Check out these photographs by US government investigators, taken earlier this year and released late last week, showing mega-contractor KBR’s practice of open-pit garbage burning in Iraq and Afghanistan.
If these pictures aren’t evocative enough, here’s an excerpt from testimony given to the US Senate by former KBR employee Rick Lamberth:
I saw KBR employees burn [prohibited] items in burn pits in Iraq. From as close as ten feet away, I saw nuclear, biological, and medical waste, including bloody cotton gauze, plastics, tires, petroleum cans, oil and lubricants thrown into burn pits. Vermin, wild dogs, and jackals would roam the pits, carrying off debris. I personally witnessed this type of activity occurring in Iraq at camps at Balad, Taji, Tikrit, Kirkuk, Camp Bucca and Cam Cropper and in Afghanistan at Bagram Airfield and Camp Phoenix, all among the largest bases we operate in these theaters.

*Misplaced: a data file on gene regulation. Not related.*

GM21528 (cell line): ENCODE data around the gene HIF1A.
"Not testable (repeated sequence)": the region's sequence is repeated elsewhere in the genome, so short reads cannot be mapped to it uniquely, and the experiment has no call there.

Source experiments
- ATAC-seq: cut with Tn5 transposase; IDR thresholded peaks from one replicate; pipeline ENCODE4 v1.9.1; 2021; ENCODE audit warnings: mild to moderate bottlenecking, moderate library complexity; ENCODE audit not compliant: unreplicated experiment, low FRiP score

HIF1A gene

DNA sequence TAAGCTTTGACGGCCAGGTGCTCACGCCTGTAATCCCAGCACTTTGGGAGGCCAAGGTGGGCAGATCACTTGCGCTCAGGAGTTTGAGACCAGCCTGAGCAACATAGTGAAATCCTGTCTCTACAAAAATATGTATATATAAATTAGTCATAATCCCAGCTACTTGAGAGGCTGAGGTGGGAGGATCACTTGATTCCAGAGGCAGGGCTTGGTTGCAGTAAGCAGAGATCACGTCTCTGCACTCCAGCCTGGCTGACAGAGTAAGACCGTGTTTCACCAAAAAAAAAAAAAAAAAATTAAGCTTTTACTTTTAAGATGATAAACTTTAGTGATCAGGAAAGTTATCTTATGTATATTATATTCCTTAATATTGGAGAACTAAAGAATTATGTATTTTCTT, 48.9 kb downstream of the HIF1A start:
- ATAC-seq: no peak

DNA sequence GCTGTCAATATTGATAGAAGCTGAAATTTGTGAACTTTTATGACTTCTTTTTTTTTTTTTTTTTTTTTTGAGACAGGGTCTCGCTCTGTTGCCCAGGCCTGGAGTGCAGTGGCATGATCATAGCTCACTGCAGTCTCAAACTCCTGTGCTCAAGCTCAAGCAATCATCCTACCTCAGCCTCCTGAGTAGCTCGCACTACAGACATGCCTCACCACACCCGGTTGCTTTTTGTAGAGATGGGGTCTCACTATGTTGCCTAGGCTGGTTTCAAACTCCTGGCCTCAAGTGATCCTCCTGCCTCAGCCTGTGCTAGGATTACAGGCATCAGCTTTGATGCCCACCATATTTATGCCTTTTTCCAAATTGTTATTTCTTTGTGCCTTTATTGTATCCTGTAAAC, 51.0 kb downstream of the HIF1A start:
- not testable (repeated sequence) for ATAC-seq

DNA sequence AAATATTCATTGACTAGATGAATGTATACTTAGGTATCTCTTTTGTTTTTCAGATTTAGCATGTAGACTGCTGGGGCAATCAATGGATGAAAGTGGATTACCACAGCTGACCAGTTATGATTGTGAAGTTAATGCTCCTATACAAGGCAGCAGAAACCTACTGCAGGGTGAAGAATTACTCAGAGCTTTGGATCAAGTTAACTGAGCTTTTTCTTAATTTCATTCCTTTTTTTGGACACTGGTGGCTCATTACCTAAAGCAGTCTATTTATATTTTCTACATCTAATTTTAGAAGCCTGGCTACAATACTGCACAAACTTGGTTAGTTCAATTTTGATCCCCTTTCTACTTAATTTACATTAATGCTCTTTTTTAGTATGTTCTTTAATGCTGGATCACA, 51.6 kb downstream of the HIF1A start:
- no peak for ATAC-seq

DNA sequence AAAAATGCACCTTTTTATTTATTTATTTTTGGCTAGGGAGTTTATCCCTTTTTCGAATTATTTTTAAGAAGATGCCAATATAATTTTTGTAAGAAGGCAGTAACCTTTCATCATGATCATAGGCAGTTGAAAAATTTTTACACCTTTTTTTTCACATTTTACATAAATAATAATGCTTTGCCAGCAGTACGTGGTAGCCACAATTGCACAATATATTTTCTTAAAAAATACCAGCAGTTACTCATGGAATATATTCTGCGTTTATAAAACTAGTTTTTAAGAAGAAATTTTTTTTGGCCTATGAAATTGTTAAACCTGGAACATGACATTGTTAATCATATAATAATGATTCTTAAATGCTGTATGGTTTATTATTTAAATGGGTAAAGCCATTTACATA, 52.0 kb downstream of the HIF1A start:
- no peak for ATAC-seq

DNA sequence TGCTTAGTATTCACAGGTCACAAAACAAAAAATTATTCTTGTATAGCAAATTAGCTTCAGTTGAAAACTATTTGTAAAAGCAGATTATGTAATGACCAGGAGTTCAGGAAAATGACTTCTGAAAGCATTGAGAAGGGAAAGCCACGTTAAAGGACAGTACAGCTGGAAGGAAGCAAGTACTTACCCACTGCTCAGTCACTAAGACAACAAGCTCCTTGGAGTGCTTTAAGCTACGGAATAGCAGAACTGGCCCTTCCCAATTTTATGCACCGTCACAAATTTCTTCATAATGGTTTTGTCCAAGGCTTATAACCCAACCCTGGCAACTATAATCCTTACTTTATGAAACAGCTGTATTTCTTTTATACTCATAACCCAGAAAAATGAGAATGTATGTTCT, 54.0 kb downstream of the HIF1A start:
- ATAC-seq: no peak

The burn pits emitted plumes of smoke and gave off a foul smell. You could see mile-high clouds of smoke coming from the pits. Sometimes the smoke was light but mostly it was dark black. The ash that came from the pits looked like burned notebook paper and fell like a black, sooty snowfall. The ash covered buildings and the ground like pollen dust. Soot from the pits would cover your clothes and stick to the walls of buildings.
… KBR was supposed to site burn pits downwind from living quarters. KBR routinely ignored this guidance. … By continuing to use burn pits and claiming that these sites are “expeditionary,” KBR is able to drag out the life of the [logistics] contract and continue to get taxpayer dollars.
… I witnessed burn pit violations on a weekly basis. When I tried to report violations, I was told by the head of KBR’s Health Safety and Environment division to shut up and keep it to myself. At one point, KBR management threatened to sue me for slander if I spoke out about these violations.
KBR isn’t the only company operating burn pits for the US in Iraq and Afghanistan.
As the report explains, in 2008, the Pentagon continued KBR’s logistics contract, while adding DynCorp International and Fluor Intercontinental to the mix.